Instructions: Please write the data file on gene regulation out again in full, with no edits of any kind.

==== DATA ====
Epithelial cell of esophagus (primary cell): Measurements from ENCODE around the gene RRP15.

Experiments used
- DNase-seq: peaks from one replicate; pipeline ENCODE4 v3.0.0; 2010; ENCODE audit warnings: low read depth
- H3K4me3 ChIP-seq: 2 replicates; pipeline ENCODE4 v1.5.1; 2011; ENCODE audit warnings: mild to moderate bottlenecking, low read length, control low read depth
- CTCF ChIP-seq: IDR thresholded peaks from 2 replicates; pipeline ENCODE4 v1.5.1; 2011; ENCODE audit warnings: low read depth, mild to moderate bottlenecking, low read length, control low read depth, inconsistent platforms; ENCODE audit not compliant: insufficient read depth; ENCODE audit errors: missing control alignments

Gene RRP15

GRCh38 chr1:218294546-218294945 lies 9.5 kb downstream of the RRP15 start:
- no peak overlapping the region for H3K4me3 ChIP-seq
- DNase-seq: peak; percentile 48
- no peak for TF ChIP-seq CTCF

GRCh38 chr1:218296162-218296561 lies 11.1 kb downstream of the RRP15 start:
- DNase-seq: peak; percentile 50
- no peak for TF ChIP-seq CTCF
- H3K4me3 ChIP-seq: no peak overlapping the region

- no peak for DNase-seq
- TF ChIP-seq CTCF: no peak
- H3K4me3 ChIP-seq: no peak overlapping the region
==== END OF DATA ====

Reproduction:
Epithelial cell of esophagus (primary cell): Measurements from ENCODE around the gene RRP15.

Experiments used
- DNase-seq: peaks from one replicate; pipeline ENCODE4 v3.0.0; 2010; ENCODE audit warnings: low read depth
- H3K4me3 ChIP-seq: 2 replicates; pipeline ENCODE4 v1.5.1; 2011; ENCODE audit warnings: mild to moderate bottlenecking, low read length, control low read depth
- CTCF ChIP-seq: IDR thresholded peaks from 2 replicates; pipeline ENCODE4 v1.5.1; 2011; ENCODE audit warnings: low read depth, mild to moderate bottlenecking, low read length, control low read depth, inconsistent platforms; ENCODE audit not compliant: insufficient read depth; ENCODE audit errors: missing control alignments

Gene RRP15

GRCh38 chr1:218294546-218294945 lies 9.5 kb downstream of the RRP15 start:
- no peak overlapping the region for H3K4me3 ChIP-seq
- DNase-seq: peak; percentile 48
- no peak for TF ChIP-seq CTCF

GRCh38 chr1:218296162-218296561 lies 11.1 kb downstream of the RRP15 start:
- DNase-seq: peak; percentile 50
- no peak for TF ChIP-seq CTCF
- H3K4me3 ChIP-seq: no peak overlapping the region

- no peak for DNase-seq
- TF ChIP-seq CTCF: no peak
- H3K4me3 ChIP-seq: no peak overlapping the region